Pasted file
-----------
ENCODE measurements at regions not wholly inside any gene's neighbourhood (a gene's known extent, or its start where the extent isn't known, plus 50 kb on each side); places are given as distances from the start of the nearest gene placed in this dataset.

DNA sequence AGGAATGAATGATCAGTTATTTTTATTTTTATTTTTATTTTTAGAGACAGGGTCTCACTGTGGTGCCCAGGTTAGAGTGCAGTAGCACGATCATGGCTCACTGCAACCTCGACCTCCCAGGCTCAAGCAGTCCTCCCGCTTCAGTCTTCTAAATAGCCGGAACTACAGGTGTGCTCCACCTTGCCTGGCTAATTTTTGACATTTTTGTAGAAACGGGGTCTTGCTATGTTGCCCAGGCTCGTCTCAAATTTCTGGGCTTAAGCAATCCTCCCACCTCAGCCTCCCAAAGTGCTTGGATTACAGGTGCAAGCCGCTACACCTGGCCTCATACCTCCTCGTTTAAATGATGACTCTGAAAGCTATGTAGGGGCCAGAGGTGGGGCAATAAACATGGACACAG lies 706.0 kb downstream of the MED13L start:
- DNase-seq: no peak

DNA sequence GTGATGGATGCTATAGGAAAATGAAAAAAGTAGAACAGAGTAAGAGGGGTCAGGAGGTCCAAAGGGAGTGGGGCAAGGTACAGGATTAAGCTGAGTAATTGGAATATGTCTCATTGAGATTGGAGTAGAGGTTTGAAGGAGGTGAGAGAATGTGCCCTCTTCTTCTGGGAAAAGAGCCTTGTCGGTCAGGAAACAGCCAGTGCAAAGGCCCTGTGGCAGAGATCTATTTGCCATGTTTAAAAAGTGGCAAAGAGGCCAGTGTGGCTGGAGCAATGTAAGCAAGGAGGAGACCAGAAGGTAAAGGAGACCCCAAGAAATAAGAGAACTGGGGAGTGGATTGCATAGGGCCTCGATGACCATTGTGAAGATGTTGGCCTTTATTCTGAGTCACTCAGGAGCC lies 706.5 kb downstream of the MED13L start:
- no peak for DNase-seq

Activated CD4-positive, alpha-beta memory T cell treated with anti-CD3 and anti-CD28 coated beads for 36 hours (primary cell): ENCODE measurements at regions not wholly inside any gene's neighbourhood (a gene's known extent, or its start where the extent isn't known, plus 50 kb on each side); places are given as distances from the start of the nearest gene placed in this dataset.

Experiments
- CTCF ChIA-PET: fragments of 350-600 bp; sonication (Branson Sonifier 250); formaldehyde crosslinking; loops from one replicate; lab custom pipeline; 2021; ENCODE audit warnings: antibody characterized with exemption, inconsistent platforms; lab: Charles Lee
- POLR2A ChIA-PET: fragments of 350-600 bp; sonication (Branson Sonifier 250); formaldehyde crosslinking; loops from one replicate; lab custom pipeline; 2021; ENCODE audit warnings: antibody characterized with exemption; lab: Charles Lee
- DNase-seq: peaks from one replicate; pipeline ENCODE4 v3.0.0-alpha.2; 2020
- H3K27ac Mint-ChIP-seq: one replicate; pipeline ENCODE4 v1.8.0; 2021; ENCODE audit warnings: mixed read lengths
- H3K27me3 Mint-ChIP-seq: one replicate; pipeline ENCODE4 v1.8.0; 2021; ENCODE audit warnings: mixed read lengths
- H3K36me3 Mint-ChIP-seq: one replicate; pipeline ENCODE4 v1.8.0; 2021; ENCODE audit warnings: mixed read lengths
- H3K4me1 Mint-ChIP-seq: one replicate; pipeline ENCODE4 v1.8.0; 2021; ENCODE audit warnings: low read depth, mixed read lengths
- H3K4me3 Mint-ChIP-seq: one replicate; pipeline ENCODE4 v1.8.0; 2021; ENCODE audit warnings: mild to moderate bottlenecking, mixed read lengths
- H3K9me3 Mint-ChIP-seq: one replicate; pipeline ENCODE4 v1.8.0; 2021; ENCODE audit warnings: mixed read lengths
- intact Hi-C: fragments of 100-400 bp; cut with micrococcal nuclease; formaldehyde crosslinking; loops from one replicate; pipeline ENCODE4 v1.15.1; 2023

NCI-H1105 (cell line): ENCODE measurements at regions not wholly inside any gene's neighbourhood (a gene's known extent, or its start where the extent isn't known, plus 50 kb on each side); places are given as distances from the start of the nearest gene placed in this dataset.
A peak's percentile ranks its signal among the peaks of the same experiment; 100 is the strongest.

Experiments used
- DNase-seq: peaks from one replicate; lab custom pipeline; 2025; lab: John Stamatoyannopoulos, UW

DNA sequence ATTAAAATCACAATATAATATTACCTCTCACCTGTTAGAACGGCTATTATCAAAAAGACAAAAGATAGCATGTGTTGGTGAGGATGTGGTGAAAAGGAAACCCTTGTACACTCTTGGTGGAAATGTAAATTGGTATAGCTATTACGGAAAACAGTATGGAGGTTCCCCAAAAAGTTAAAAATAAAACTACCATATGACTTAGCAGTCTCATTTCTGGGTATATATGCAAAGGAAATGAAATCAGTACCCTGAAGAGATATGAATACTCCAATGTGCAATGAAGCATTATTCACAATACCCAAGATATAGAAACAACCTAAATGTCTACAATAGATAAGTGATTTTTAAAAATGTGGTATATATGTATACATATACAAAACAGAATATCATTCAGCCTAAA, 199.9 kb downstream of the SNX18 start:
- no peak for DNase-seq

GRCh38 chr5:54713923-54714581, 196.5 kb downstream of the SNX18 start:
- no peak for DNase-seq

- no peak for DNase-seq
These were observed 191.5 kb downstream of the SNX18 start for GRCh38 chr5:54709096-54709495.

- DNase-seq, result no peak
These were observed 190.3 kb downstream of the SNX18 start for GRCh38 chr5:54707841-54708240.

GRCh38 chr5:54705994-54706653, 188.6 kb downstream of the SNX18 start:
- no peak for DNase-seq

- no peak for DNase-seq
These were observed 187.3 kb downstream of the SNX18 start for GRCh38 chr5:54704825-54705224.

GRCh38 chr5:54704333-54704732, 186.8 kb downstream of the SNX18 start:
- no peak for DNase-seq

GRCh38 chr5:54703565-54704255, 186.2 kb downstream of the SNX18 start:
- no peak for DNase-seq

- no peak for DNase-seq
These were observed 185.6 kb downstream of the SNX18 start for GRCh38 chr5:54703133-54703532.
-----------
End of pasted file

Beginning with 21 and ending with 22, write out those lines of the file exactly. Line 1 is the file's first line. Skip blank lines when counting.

- DNase-seq: peaks from one replicate; lab custom pipeline; 2025; lab: John Stamatoyannopoulos, UW

DNA sequence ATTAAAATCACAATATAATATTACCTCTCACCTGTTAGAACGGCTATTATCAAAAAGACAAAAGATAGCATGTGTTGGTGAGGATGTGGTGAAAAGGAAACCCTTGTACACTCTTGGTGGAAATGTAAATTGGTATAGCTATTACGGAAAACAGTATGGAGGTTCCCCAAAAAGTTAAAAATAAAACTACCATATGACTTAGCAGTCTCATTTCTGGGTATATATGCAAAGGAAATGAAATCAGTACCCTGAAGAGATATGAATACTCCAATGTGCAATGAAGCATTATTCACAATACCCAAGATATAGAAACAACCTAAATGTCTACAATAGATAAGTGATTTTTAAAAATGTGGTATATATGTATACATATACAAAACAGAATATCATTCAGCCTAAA, 199.9 kb downstream of the SNX18 start: